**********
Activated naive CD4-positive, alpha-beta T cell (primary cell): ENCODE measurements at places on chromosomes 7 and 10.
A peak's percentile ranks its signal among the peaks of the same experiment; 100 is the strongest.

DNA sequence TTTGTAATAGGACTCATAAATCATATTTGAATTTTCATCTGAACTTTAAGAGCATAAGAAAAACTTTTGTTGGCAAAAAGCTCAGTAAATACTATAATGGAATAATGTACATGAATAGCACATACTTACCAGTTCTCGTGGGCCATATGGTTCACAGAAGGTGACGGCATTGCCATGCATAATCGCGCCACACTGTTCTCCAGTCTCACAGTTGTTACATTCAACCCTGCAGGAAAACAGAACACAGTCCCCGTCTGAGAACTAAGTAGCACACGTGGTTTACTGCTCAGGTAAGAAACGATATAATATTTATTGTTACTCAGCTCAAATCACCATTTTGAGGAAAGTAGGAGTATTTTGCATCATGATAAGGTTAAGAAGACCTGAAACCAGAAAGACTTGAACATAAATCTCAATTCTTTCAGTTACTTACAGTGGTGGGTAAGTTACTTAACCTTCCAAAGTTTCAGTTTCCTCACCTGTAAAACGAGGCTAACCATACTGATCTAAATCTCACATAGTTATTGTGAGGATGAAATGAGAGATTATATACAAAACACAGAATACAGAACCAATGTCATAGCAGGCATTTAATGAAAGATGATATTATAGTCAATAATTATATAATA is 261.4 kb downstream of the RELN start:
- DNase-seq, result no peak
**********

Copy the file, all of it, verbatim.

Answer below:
Activated naive CD4-positive, alpha-beta T cell (primary cell): ENCODE measurements at places on chromosomes 7 and 10.
A peak's percentile ranks its signal among the peaks of the same experiment; 100 is the strongest.

DNA sequence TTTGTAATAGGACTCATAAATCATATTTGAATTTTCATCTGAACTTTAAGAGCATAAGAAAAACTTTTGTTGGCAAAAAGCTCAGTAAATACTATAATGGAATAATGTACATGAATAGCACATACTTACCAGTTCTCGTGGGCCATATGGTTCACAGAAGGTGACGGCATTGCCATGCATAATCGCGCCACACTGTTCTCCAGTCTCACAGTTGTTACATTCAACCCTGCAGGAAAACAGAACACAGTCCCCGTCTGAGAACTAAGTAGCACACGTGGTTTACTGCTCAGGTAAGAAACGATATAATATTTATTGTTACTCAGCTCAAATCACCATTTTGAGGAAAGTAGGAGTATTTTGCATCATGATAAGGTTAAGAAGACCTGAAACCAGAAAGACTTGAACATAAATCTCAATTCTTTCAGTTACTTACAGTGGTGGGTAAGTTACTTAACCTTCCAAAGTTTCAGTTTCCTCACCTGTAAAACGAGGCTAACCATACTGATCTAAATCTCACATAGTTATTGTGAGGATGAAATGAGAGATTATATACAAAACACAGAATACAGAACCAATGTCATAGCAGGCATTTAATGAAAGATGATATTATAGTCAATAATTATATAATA is 261.4 kb downstream of the RELN start:
- DNase-seq, result no peak